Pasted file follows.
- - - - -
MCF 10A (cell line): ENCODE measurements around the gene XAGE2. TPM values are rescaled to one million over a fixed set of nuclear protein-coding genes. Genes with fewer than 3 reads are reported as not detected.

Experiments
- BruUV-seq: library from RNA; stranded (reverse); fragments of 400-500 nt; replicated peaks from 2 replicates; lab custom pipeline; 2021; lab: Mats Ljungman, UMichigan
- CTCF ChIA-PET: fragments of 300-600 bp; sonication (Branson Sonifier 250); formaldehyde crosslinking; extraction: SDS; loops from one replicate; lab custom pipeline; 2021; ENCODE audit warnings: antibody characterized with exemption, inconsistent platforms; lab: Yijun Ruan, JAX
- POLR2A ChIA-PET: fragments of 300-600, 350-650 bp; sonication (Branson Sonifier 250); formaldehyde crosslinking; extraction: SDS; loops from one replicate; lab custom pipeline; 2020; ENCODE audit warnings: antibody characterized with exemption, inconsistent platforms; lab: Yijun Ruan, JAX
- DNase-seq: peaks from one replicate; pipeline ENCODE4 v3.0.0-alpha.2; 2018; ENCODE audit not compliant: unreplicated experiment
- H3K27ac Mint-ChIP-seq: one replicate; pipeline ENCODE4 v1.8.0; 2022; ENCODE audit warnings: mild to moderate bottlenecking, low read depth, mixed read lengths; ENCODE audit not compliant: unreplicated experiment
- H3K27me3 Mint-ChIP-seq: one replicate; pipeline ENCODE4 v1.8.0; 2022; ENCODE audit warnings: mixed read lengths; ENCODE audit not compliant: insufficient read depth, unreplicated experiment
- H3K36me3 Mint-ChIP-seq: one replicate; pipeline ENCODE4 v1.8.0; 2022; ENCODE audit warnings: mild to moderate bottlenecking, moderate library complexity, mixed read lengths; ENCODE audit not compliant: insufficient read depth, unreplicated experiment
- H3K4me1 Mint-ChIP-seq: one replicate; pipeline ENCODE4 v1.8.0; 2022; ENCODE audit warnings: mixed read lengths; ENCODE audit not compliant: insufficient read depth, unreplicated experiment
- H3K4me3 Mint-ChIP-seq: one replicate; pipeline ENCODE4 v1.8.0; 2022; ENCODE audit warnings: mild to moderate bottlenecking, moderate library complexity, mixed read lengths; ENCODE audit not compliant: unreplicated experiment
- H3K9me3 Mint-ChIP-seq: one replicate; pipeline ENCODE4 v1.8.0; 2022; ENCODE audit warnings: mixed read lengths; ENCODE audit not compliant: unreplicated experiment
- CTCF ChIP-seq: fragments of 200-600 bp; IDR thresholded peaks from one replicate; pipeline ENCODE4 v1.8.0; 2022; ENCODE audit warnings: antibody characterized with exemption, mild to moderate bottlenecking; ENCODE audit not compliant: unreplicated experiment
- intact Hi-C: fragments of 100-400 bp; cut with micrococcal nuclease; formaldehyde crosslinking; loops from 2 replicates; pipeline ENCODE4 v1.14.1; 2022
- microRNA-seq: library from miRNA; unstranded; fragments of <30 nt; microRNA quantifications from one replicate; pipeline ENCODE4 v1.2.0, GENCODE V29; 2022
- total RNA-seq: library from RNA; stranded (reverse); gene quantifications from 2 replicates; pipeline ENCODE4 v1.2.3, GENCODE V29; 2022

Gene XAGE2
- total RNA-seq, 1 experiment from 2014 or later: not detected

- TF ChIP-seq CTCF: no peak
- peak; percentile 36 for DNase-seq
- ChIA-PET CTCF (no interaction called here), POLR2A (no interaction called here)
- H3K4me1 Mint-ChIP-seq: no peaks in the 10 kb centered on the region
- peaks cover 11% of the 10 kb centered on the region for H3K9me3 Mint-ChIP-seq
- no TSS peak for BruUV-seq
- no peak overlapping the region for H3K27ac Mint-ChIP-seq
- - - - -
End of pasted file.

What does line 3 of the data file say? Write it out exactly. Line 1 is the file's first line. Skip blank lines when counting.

- BruUV-seq: library from RNA; stranded (reverse); fragments of 400-500 nt; replicated peaks from 2 replicates; lab custom pipeline; 2021; lab: Mats Ljungman, UMichigan